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Belmont students react to Jewish hiring policy

Belmont University provost David Gregory announced Wednesday that the university will begin considering Jewish professors in the schools of law, pharmacy and medicine.

Six students reacted to the new policy, providing perspective into what this means for Belmont.


An active member in the Jewish community, Schwartz said she pleased to see her faith recognized at Belmont.

“My initial take is that I'm not surprised. I have been very involved in the Jewish community both here and off campus, so it was never really a surprise to me, it was just kind of like a hope that maybe one day they will, so I just glad that my senior year I may be able to see this,” Schwartz said.

Promoting Christianity is a priority at Belmont, but hiring Jewish faculty is an attempt to show respect to other faiths and cultures, Schwartz said.

“Obviously, there's Jewish schools and Muslim schools. So, I totally respect that we’re a Christian school, it’s not a difference” Schwartz said. “I just think it's a great way to show that you're recognizing that there's other cultures out there.”


“I'll just say that whenever you do something like this, the intention can always be great. You can always do something that has great intention but there can also be negative consequences as a result of that,” Arnold said. “Personally, I’m always a little skeptical about things of this nature.”

Arnold acknowledges that Belmont is on the right track to increase diversity with this initiative and frames it as progress but realizes there is some hypocrisy within Belmont’s core values.

“I think maybe from a technical standpoint, saying that it's Christ-centered might be a bit of a contradiction, but even on that particular statement, at the end of the day, the main focus is on God and that's something that is important in Jewish practicing,” Arnold said.


Samy is waiting to see if Belmont actually hires someone Jewish.

“I would still say them considering it alone is a little progress,” Samy said. “Even if it's just a thought, it's not going to mean anything until they actually act on it.”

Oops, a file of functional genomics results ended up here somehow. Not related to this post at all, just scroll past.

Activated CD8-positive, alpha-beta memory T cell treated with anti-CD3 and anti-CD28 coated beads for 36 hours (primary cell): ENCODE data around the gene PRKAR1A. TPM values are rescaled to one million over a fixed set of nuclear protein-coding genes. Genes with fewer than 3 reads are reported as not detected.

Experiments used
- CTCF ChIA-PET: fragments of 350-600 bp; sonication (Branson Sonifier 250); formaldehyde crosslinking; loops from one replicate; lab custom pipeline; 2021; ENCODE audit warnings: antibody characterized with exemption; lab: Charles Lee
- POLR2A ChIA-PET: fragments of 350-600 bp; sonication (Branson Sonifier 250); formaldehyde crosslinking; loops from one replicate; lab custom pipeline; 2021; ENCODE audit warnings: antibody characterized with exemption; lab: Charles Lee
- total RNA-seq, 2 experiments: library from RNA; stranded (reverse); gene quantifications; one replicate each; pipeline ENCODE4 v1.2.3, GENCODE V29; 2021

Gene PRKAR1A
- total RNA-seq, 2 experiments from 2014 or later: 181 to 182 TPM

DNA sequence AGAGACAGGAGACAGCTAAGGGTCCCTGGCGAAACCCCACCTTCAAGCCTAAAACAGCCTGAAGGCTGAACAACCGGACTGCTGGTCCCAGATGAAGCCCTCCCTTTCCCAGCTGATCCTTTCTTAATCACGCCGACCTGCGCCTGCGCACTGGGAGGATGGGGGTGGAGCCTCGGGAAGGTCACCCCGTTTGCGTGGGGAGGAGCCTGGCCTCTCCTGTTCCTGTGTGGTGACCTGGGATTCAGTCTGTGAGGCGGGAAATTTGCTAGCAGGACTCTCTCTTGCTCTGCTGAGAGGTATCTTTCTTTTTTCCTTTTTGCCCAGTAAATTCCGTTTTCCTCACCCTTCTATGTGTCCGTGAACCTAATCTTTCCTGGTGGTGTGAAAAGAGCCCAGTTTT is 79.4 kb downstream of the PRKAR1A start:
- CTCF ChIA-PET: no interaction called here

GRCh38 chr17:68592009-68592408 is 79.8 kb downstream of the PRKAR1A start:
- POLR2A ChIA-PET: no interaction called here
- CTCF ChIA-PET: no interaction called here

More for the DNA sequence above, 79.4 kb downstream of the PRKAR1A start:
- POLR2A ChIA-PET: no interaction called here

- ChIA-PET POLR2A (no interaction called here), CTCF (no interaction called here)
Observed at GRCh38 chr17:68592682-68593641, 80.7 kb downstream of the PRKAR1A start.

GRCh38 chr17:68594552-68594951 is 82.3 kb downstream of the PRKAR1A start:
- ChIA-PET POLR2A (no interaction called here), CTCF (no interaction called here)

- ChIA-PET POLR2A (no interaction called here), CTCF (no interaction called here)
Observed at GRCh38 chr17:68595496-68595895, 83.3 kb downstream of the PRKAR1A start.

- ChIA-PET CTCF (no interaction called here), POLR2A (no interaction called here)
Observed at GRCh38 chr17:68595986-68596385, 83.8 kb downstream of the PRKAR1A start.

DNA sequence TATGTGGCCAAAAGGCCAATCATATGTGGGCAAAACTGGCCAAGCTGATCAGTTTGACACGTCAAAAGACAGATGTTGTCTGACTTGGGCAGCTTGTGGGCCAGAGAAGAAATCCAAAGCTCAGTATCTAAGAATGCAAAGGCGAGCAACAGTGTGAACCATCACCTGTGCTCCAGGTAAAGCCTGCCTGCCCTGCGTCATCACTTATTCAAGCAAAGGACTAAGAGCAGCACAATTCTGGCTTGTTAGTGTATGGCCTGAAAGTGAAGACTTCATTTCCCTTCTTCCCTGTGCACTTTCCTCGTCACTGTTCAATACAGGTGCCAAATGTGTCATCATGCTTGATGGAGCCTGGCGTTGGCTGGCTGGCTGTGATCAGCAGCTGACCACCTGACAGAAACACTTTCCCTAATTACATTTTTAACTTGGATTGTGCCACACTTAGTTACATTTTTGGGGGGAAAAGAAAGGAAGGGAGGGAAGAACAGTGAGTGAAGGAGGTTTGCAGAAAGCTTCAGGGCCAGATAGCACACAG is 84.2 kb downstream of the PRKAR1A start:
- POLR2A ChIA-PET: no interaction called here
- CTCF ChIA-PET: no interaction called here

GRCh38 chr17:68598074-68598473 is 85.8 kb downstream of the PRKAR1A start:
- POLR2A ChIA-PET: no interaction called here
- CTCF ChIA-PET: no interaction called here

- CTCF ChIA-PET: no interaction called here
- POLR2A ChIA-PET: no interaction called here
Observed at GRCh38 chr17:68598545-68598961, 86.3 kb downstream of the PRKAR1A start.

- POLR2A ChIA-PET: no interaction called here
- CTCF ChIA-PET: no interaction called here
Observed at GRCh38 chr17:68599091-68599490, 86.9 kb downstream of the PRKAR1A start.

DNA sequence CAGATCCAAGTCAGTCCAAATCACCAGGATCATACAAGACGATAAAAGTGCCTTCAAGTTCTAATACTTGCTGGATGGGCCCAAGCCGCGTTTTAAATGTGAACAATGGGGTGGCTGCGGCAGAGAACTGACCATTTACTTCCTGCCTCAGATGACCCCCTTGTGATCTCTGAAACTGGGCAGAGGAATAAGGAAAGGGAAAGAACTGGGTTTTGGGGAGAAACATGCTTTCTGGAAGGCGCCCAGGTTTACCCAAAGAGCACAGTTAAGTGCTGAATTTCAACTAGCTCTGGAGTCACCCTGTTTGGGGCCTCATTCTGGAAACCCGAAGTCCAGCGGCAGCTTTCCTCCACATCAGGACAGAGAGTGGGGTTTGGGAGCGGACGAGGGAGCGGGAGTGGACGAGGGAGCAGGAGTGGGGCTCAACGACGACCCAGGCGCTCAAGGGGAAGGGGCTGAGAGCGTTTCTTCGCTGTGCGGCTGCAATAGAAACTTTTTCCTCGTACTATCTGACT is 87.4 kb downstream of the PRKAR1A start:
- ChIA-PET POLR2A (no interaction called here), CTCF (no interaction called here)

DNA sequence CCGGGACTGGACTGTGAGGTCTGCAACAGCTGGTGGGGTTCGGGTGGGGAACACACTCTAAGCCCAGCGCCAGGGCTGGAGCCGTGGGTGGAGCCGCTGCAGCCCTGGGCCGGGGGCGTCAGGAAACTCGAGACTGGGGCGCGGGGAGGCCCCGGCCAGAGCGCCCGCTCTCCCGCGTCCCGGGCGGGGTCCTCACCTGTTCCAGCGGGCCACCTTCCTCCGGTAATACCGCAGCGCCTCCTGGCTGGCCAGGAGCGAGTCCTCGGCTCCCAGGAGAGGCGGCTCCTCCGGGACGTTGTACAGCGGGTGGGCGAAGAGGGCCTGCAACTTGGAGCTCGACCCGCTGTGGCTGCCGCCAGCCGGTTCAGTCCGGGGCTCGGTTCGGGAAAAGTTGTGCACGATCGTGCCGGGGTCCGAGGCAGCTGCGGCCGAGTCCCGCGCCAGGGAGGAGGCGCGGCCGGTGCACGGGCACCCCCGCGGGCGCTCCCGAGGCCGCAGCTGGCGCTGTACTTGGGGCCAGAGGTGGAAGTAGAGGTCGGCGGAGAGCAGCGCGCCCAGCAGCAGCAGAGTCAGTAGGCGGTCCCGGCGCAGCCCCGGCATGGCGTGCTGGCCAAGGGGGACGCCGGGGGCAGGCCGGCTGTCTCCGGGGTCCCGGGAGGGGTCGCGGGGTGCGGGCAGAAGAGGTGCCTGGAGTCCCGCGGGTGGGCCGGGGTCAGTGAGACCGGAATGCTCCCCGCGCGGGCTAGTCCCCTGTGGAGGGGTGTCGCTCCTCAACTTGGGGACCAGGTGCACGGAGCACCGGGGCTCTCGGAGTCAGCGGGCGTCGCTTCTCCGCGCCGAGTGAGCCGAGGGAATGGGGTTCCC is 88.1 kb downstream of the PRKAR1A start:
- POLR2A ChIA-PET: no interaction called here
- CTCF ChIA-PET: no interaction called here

Hiring only Christian and Jewish faculty isn’t enough, she said.

“Now that they're expanding to faculty with religious backgrounds, I'd say that they need to be open to anybody with any religious background,” Samy said.

MARCUS KNIGHT, Fifth-year Senior

“It’s exciting," said Knight.

“I love having diverse people in general, I think having different thoughts, and different experiences is going to make for a better curriculum and better discussion among students,” said Knight. “I think, especially for what we're trying to do with diversity and storytelling, we have to be making some bold decisions.”

Although Belmont’s mission statement highlights ‘Christ-centered’ as an emphasis, Knight said. There might need to be a change in the vocabulary used around the university.

“I think the language that we use may have to change if we're going move in this direction. Even though obviously we're centered around Christ in our foundation,” Knight said. “I think we might have to kind of rearrange what that looks like if we're going go down this route, because then we run the risk of being hypocritical.”

Knight believes that this is a step in the right direction but hopes that Belmont keeps a forward-thinking mindset.

“I'm hoping that if this is actually happening, that in the near future, that there will be a little bit more of a push across the board for religion, race, ethnicity and gender,” Knight said.


“Belmont has gone a long way in my time here with efforts of expansion to include more,” Clemons said. “I think they’re taking steps to shift the identity and that obviously takes a bit of change.”

Clemons knows that the best method for growth is accepting others, which helps broaden opinions.

“Belmont has already started with their initiative to be more inclusive, it’s all about seeing those perspectives and not just people in a similar category,” Clemons said. “I think this is progress.”


Hoffman is also an active member of the Jewish community.

“As much as they might change the language, I think they’re just trying to pinpoint more of trying to focus on values and be more accepting of all religions rather than focusing on everything having to be based of Christianity or believing in Jesus.”

Although he is not a Christian; Hoffman uses some of the same principles that Belmont preaches.

“I think Christ centered is meant to embody the values of the school, ‘thou shall love thy neighbor’ like the ten commandments in the Torah, those are words that are still used in New Testament language, people still talk about the principles that I use in my daily life,” Hoffman said. “That way of setting up an umbrella of how Belmont wants to lead their institution and develop their student body.”

Hoffman feels comfortable in Belmont environment.

“I wouldn’t have come to Belmont if I wasn’t comfortable with how the school runs, with me being someone who is Jewish in faith,” Hoffman said.

This article was written by Landen Secrest.

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